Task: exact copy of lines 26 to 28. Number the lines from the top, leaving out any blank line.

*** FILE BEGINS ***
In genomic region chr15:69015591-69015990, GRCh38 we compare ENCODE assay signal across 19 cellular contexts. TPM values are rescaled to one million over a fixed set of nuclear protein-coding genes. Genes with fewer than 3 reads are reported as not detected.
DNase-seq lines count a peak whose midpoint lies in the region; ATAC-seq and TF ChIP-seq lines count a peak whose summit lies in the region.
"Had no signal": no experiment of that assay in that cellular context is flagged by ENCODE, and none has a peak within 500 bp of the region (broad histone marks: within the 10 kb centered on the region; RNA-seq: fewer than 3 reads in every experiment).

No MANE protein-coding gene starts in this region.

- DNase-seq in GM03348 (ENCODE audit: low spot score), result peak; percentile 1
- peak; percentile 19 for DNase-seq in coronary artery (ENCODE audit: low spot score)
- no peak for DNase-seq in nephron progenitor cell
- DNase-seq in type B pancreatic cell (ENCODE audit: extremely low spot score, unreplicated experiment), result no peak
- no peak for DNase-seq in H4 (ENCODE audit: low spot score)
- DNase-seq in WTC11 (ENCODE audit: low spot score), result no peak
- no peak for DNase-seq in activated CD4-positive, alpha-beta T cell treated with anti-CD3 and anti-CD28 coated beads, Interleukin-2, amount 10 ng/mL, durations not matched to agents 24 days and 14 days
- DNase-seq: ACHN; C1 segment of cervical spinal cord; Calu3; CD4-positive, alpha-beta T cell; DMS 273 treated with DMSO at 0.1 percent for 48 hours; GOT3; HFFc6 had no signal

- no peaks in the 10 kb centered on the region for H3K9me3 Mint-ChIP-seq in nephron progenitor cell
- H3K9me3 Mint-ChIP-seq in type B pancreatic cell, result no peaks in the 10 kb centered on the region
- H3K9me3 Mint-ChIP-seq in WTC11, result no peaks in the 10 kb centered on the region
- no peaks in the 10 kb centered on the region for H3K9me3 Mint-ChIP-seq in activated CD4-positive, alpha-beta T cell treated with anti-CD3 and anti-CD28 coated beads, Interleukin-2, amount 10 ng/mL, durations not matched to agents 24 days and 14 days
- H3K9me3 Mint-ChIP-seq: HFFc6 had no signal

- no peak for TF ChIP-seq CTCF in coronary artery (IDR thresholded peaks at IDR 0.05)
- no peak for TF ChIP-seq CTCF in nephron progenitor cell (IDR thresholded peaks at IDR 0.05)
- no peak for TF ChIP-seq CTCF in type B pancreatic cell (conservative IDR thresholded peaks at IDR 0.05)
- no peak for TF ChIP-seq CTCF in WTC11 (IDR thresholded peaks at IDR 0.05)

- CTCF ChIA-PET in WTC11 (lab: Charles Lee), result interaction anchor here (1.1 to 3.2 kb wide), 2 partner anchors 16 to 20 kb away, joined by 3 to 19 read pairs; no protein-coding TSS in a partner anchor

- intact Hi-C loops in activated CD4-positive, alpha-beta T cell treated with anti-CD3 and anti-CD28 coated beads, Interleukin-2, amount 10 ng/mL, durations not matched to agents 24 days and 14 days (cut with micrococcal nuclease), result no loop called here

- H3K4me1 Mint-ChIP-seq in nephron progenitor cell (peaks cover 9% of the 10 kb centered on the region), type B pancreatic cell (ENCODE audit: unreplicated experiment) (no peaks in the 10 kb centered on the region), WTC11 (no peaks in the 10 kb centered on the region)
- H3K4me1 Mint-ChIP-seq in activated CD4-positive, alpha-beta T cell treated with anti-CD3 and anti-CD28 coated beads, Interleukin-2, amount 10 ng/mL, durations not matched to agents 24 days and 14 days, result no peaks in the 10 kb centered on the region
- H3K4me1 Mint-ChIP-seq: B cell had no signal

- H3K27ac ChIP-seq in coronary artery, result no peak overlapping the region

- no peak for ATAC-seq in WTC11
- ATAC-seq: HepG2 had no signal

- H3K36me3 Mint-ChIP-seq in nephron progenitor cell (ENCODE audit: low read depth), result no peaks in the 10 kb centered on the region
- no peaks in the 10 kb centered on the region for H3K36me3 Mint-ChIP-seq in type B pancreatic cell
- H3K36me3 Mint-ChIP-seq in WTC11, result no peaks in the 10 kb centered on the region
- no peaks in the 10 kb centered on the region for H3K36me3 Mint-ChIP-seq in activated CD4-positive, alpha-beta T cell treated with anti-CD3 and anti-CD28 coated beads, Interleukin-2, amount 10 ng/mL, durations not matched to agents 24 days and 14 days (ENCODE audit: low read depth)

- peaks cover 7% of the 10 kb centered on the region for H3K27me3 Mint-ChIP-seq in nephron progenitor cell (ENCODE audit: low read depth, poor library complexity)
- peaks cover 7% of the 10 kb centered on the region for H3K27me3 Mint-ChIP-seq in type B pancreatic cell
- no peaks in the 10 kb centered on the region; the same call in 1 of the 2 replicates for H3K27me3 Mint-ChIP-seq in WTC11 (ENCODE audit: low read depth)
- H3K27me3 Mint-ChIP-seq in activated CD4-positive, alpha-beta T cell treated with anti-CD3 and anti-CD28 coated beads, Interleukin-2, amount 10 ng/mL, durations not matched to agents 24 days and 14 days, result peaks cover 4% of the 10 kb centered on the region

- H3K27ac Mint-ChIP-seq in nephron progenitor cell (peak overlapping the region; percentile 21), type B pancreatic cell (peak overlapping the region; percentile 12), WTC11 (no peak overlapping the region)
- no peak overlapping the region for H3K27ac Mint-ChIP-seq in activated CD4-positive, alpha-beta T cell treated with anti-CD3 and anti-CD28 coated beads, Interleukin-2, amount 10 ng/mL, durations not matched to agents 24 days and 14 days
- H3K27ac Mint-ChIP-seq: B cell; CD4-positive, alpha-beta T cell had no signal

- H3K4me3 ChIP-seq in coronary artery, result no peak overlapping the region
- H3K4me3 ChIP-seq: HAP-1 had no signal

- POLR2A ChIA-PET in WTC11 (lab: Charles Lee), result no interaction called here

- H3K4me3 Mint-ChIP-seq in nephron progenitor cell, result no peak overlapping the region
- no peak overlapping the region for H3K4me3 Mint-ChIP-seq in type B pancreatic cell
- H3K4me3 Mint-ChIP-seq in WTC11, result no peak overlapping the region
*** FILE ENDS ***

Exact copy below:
- H3K4me1 Mint-ChIP-seq: B cell had no signal

- H3K27ac ChIP-seq in coronary artery, result no peak overlapping the region

- no peak for ATAC-seq in WTC11